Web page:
Each set consists of the following:
20 seconds “on” Flat: On a flat section of grass or gravel, start from near dead stop, stand up and accelerate as hard as you can for 8-10sec. Then, sit and maintain that high speed with a cadence of 100-110 at a hard pace for the remainder of the 20sec.
20 seconds “off” spin lightly, recover.
20 seconds “on” run: Dismount and sprint up the steps / hill for 20 sec. Concentrate on short steps, high turnover rate, and placement of each foot.
20 seconds “off” spin lightly, recover, ride back to bottom of steps.
Repeat for duration of set
Rest between sets 8-10mins
Steady State Intervals with 10sec acceleration on the 1min
The goal of this workout is to develop your ability to execute and recover from hard accelerations while going at race pace. These are best done on a flat road surface, paved or gravel. Steady State intensity is 86-90% of your CTS Field Test power or 92-94% of Field Test heart rate, or an RPE of 8/10. Intermediate riders can do 2-3 intervals of 6-8min. Advanced riders can do 2-3sets of 8-10min. These are a little different than normal SS intervals, though, because there’s braking and then and acceleration on the minute. Using the timer on your computer, hit the brakes at :45 and then accelerate from about 5mph so you end your acceleration at 1:00. Ride at SS intensity until 1:45, slow down, then accelerate to 2:00, and so on.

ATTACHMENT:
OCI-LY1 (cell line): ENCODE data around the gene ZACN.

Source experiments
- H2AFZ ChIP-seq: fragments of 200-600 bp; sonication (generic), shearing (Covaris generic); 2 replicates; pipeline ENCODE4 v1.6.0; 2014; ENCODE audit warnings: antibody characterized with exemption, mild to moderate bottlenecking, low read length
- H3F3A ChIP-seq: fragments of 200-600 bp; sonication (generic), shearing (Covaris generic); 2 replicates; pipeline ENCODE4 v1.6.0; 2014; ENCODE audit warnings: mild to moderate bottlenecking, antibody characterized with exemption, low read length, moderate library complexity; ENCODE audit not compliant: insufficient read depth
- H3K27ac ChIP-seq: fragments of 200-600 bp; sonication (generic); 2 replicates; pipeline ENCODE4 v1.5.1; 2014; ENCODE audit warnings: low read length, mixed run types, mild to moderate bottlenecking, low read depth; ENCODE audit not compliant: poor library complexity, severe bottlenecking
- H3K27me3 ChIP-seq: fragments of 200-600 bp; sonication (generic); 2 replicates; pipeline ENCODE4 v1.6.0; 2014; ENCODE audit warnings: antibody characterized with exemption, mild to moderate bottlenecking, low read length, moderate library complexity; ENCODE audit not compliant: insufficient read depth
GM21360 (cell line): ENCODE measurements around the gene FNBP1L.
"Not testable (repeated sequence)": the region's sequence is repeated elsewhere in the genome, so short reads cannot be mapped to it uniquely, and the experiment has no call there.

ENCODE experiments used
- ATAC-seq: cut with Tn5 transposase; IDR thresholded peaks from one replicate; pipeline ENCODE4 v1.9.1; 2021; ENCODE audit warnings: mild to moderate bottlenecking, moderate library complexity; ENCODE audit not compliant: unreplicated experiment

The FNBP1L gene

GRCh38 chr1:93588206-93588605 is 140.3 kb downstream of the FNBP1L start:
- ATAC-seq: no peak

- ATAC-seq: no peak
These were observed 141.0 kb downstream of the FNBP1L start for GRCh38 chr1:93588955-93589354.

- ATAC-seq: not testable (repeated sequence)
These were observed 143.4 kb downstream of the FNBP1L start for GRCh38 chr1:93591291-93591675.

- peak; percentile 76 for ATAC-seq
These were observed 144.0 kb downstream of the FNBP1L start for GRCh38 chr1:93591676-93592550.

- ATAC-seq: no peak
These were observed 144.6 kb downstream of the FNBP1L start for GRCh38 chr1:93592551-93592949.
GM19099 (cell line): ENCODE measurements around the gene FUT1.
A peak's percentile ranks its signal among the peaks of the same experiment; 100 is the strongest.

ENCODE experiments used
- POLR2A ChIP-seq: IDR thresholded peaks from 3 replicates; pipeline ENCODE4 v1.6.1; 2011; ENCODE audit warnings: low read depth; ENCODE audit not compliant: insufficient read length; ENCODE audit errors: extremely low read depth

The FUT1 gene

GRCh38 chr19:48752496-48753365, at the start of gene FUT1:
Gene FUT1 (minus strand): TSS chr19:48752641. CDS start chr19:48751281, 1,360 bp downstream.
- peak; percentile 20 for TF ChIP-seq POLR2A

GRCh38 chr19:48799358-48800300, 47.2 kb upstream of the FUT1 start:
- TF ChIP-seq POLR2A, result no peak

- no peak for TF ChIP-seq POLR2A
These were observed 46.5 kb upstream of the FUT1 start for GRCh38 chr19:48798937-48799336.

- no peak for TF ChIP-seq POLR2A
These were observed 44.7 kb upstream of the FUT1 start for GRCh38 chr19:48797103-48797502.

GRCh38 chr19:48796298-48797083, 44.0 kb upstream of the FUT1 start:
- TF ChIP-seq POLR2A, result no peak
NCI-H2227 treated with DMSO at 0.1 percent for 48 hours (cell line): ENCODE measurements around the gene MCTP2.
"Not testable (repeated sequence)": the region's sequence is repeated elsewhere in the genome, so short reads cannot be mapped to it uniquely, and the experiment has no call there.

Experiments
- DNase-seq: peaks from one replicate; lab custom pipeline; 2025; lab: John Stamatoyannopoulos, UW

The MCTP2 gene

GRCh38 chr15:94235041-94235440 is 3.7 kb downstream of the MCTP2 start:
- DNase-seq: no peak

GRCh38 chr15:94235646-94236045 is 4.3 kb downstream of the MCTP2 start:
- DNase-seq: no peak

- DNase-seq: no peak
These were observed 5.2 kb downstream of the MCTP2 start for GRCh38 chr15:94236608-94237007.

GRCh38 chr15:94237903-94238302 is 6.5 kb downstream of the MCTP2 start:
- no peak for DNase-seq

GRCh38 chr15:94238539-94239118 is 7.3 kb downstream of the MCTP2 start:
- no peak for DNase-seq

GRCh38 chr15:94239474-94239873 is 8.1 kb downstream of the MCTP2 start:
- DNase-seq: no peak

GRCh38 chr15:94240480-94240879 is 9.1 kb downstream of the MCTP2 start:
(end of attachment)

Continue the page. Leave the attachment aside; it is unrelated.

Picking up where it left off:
Each interval consists of the following:
45 seconds in steady state zone
5 seconds, hit the brakes and slow to around 5mph
10 seconds, stand up and sprint
Sit down and maintain SS intensity for 45 seconds
Hit the brakes and slow to around 5mph over about 5 seconds
Stand up and sprint to the minute
Repeat the pattern, slow down to 5mph and do 10sec sprint every minute for the duration of the interval
Rest between intervals is equal to the interval length